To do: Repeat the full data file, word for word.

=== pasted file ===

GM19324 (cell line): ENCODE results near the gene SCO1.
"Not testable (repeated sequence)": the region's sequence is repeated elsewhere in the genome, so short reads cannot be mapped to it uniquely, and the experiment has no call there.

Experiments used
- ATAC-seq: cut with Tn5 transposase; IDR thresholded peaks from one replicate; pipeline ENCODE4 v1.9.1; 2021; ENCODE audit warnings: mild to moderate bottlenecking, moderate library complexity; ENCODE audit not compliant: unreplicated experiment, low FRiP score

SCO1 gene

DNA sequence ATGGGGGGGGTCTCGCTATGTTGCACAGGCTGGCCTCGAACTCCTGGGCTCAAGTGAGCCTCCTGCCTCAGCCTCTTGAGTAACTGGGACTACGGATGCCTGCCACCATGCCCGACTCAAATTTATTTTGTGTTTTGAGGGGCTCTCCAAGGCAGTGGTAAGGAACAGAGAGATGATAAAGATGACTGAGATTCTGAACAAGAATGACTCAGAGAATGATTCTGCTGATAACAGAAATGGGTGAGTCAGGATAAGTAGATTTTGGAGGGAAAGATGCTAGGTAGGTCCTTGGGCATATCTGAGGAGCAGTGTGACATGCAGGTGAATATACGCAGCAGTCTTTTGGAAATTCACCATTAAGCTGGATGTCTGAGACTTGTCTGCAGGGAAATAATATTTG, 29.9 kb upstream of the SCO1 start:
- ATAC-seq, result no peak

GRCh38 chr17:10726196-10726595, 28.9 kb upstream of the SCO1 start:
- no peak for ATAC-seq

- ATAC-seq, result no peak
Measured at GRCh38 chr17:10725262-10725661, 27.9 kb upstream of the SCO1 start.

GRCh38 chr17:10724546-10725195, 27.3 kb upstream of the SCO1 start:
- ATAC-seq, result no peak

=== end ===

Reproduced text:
GM19324 (cell line): ENCODE results near the gene SCO1.
"Not testable (repeated sequence)": the region's sequence is repeated elsewhere in the genome, so short reads cannot be mapped to it uniquely, and the experiment has no call there.

Experiments used
- ATAC-seq: cut with Tn5 transposase; IDR thresholded peaks from one replicate; pipeline ENCODE4 v1.9.1; 2021; ENCODE audit warnings: mild to moderate bottlenecking, moderate library complexity; ENCODE audit not compliant: unreplicated experiment, low FRiP score

SCO1 gene

DNA sequence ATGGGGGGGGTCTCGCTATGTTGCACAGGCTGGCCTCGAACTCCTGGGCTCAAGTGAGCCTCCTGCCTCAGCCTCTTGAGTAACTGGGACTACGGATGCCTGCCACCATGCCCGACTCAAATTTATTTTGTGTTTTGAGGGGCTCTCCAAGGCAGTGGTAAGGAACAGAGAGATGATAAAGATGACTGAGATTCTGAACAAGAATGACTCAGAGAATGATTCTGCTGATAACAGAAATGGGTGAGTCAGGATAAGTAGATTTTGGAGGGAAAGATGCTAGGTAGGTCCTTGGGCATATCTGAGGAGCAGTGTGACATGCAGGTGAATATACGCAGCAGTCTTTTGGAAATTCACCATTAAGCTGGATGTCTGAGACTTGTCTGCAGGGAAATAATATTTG, 29.9 kb upstream of the SCO1 start:
- ATAC-seq, result no peak

GRCh38 chr17:10726196-10726595, 28.9 kb upstream of the SCO1 start:
- no peak for ATAC-seq

- ATAC-seq, result no peak
Measured at GRCh38 chr17:10725262-10725661, 27.9 kb upstream of the SCO1 start.

GRCh38 chr17:10724546-10725195, 27.3 kb upstream of the SCO1 start:
- ATAC-seq, result no peak